During the first Gulf War, America and its allies flew thousands of missions over Iraq, and did not lose a single plane in combat. Not that Iraq did not have air defenses — it did, and they were bulked up just before the war — but America’s ace in the hole was a spy satellite transmitting coordinates of all Iraqi defense installations, which were then hit by unmanned supersonic missiles. American military leaders evidently liked what they saw, and after the war decided to launch a couple more satellites with more up-to-date technology.
On this day, February 28, in 1990, the Space Shuttle Atlantis took off, “chartered” by the United States Department of Defense to deliver a classified payload into orbit. Their non-disclosure did not stop others from speculating that it was an Electronics Intelligence (ELINT) satellite.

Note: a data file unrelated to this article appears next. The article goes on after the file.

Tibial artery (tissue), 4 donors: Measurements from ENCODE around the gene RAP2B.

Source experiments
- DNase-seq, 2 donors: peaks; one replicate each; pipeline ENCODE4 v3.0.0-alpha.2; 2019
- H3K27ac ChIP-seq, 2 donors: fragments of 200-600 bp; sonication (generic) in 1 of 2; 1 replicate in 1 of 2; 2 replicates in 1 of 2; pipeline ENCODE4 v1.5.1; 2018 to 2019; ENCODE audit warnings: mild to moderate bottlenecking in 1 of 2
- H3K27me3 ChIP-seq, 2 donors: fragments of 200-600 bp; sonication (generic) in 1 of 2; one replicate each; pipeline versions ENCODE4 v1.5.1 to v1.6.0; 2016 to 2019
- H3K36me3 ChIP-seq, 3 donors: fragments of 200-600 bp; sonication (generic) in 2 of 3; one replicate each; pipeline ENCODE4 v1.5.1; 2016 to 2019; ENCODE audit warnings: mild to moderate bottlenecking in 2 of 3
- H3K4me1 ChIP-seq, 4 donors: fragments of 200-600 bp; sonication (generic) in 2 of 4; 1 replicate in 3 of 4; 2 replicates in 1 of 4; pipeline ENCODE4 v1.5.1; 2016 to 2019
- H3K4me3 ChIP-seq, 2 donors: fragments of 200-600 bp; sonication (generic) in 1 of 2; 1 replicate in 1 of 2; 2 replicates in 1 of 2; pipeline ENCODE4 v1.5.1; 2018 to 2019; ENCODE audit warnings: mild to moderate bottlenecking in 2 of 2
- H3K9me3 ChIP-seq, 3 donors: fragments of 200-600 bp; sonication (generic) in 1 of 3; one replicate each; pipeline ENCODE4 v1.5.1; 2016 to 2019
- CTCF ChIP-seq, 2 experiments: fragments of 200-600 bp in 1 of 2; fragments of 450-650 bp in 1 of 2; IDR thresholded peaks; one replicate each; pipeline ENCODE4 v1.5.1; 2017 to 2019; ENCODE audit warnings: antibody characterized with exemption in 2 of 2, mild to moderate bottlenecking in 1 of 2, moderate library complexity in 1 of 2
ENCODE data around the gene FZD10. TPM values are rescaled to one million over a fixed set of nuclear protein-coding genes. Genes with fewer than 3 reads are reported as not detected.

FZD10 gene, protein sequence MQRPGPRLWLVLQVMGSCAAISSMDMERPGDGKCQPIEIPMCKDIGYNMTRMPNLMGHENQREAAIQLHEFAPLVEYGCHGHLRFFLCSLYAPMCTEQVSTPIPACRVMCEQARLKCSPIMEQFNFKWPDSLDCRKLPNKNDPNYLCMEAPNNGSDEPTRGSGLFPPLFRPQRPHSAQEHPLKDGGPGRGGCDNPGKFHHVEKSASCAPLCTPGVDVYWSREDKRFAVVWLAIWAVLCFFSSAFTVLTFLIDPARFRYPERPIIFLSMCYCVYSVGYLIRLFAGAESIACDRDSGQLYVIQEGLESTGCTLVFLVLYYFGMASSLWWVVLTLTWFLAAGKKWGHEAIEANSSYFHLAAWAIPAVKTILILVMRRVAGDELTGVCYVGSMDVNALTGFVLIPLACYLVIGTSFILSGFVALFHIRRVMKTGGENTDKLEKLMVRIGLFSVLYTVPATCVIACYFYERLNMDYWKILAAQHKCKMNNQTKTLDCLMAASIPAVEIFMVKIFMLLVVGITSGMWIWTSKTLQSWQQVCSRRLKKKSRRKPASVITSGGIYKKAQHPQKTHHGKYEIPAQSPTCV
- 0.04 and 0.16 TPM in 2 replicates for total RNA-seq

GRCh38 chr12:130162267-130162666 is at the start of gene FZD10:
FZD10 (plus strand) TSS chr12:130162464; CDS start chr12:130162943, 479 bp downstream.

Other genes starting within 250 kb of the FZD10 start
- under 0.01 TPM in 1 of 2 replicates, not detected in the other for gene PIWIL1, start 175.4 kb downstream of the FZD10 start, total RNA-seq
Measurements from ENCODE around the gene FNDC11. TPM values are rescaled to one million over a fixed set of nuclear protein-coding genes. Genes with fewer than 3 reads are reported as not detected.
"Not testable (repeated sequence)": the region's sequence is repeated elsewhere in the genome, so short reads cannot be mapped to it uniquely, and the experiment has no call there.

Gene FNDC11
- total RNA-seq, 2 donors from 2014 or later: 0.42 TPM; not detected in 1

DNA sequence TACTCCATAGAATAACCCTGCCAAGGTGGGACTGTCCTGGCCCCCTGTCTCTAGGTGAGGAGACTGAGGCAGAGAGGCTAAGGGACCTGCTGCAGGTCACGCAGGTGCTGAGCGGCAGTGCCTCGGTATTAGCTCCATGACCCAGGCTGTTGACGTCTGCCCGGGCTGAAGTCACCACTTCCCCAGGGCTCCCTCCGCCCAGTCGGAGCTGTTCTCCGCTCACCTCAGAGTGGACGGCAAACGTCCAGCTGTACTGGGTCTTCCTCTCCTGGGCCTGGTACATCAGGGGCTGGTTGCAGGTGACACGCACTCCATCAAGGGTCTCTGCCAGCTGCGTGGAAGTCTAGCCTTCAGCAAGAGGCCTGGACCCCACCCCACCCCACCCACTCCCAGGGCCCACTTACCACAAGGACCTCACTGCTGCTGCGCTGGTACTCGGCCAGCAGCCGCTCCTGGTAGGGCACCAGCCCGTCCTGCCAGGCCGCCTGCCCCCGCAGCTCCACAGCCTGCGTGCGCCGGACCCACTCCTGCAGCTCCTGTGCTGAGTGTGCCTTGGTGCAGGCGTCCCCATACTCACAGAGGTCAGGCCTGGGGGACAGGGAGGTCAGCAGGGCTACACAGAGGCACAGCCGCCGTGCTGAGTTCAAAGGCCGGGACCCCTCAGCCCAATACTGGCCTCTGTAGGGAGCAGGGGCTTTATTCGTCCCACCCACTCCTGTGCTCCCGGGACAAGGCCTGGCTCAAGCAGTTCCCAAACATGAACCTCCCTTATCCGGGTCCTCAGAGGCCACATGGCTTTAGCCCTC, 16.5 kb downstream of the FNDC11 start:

There was possibly an even more classified undisclosed satellite deployed on the same mission. Amateur observers reported a second object, which soon disappeared. They speculated it may have been a stealth satellite codenamed PROWLER that was designed to spy on other satellites in orbit.